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Fine Set in Church Building Collapse

Tuesday, February 24, 2015

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A UK contractor who used the wrong bolts to secure a two-story portable church building where children were playing is being held liable in the incident.

About 30 children and parents had been playing in the lower building when a bolt on the jacking leg of the unit sheared off and the top part of the leg came out of the wooden frame.

Two volunteers, one partially blind, were working in the upper-level food bank when the collapse occurred. The upper building came to rest on the lower one, but the other three legs held while cans rolled off food cupboard shelves and the panicked occupants fled. No serious injuries were reported.

AshbourneElimChurch AshbourneElimChurch
Ashbourne Elim Evangelical Church

A government inspector said the supplier had used smaller bolts, not designed for the purpose, to secure the two-story structure (not pictured), "meaning they would fail at some time in the future." The collapse occurred one month later.

Now, Relocatable Building Systems Ltd. (RBS) has pleaded guilty in Magistrates' Court to two violations of the UK's workplace safety law and has been fined a total of £8,000 with £1,589 costs (about $14,832 USD) in the case.


“It was horrific," the Rev. Ben Brown, whose wife and two-year-old son were in the lower room at the time, said in a release issued by the UK Health and Safety Executive (HSE).

“It was a complete miracle that it did not fall further but came to rest where it did," said the senior pastor at Ashbourne Elim Pentecostal Church in Derbyshire.

"Another half inch, and the consequences would have been devastating. I think someone was certainly looking after us that day."

Bolt Substitution

An HSE investigation found that RBS had refurbished the buildings before installing them at the church in September 2013.

Relocatable Building Systems

RBS is a supplier of portable and modular single- and multi-story buildings.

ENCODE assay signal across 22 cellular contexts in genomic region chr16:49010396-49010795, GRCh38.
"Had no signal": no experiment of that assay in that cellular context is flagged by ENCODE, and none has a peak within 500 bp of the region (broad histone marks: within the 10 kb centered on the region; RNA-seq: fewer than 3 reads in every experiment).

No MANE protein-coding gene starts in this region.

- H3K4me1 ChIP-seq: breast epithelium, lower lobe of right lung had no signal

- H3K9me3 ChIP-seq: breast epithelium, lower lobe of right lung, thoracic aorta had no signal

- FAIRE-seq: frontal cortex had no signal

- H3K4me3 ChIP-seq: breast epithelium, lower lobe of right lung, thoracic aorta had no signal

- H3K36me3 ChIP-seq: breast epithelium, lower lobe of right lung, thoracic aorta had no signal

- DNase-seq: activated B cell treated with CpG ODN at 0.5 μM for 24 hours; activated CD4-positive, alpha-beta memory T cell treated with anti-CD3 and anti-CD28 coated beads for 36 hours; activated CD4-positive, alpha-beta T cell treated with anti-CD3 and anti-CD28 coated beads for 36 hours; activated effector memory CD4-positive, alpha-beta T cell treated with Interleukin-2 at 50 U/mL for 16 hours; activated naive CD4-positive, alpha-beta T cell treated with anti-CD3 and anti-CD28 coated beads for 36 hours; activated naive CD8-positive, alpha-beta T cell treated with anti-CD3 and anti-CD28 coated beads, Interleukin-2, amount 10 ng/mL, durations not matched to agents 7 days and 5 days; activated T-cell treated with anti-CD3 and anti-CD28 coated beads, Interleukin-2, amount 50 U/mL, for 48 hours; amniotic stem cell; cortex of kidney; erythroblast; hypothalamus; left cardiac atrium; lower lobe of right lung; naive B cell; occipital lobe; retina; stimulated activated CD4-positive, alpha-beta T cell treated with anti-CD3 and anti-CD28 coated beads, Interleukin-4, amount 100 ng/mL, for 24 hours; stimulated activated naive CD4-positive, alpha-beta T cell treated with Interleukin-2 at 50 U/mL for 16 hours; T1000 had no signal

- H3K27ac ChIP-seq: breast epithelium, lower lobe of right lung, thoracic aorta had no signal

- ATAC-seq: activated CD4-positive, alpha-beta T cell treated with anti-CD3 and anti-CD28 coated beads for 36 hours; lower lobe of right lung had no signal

"New inner sections of the jacking legs were installed, but the original pins, used to adjust the height of the legs, could not be fitted due to the holes not being drilled to the correct size," HSE said.

"Instead, smaller bolts, which were not designed for this purpose, were used, meaning they would fail at some time in the future."

The collapse occurred one month later.

'Very Lucky'

RBS, a supplier of modular and portable buildings, says it has been in business for more than 20 years.

HSE inspector Steve Shaw said the company did not conduct a final check of the work and the bolts.

"It is very lucky that the top cabin stayed in contact with three of the jacking legs as this prevented the full weight coming to rest on the wooden frame of the lower unit where children were playing," Shaw said.

"The wooden frames are not designed to take the weight of an upper unit, so it could have quite easily come crashing down with horrific consequences."

Lingering Fears

Brown said the incident "destroyed" the community's confidence in the church "through no fault of our own, and we had to build that trust back up again."

"There is still some suspicion, and a few people still refuse to go in the buildings, even though they’ve been back in place for over a year."


Tagged categories: Construction; Enforcement; Prefabrication; Renovation

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